I’ve been curious to read one of the growing series of Curious Bartender’s books. The first one was devoted to the craft of the cocktail, another is about whiskies and bourbon, this one on gin, and a Curious Barista’s Guide to Coffee, all by the same author, Tristan Stephenson. Mr Stephenson has obviously hit on a winning formula, with Rum Revolution out soon too.
For some reason I expected a regular-sized hardback but Gin Palace is a handsome and hefty coffee-table book that runs to 224 pages. It begins, not surprisingly, with a history of gin, and although I’ve read several histories of gin this one is an entertaining romp through the story of gin. It goes back to the very start of distilling, explains how gin developed, and the different styles which emerged. There are sections on medicinal juniper, the arrival of genever in the Netherlands, how it became a fashionable London drink, the story of gin palaces, how gin arrived in the USA and through to the modern gin renaissance around the world.
How Gin is Made
The next section explains how gin is made, covering many topics including the different methods of distilling, the botanicals, juniper, and pages on the most common botanicals such as cardamom, coriander, liquorice and angelica. There’s a section on how to classify the different styles of gin, too, so you can tell your London Dry from your Old Tom and your Plymouth Gin.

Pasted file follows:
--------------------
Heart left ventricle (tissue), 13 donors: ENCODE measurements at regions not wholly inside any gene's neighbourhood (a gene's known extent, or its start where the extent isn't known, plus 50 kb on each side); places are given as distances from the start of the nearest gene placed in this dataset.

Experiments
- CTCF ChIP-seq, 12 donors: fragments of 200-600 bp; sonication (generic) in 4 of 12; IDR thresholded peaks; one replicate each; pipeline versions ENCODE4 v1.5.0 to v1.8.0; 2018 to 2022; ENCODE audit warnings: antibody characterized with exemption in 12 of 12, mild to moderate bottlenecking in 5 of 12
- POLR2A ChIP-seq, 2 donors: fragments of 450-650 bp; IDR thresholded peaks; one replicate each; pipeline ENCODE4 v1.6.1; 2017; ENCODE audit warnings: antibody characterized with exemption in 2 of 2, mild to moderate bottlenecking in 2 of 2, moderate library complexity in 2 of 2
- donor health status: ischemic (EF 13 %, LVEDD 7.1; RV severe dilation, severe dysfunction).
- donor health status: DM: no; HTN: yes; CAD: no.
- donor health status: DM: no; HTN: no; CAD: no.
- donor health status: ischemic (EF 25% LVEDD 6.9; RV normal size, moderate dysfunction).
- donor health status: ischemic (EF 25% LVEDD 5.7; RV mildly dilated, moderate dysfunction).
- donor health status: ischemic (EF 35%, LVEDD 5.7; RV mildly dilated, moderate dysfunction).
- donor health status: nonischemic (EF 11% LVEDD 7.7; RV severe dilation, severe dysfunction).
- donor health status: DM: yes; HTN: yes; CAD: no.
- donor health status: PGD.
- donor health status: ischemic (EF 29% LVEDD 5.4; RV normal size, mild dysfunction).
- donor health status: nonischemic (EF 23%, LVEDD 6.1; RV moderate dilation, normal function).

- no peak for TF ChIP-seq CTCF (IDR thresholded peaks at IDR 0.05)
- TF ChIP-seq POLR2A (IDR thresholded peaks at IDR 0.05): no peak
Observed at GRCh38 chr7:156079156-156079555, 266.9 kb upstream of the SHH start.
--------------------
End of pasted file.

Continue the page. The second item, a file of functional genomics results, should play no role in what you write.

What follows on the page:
The Gin Tour
The next section is a big chunk of the book, the Gin Tour, in which the author travels the world in search of the best and most interesting gins. You can’t have a book about gin without writing about brands like Beefeater and Bombay Sapphire, but there are plenty of smaller distilleries, new distilleries and some surprises too. His travels around the gin world take him to places such as the Philippines, Spain, Sweden and France, with the longest sections not surprisingly devoted to gin-rich countries such as England, Scotland, the Netherlands and the USA. I’d like to have seen a section on the interesting gins coming out of Australia right now, though.
As the author’s a bartender you’d expect there to be a section on gin cocktails, and the book concludes with thirteen recipes, all accompanied by some great photography (by Addie Chinn). There are the classic recipes like the Dry Martini, the Gimlet and the Negroni. There’s a Salted Lime Rickey, instructions on how to make Sloe Gin, and for his Gin and Tonic recipe he makes it more interesting by explaining how to make your own tonic.
This is what the author’s Amazon page says about him:
Tristan Stephenson is an award-winning bar operator, bartender, barista, chef, and bestselling author of the Curious Bartender series of drinks books. He is the co-founder of London-based Fluid Movement, a globally renowned drinks consultancy firm and his bar The Worship Street Whistling Shop has been placed in the ‘World’s Fifty Best Bars’ for three consecutive years. Tristan’s first book, The Curious Bartender: The Artistry & Alchemy of Creating the Perfect Cocktail was shortlisted for the prestigious André Simon Award. He lives in Cornwall, UK.
This is highly recommended for anyone even remotely interested in gin. It covers a lot of ground and does it in an entertaining fashion, which is never boring. I can’t wait to read more by the Curious Bartender now.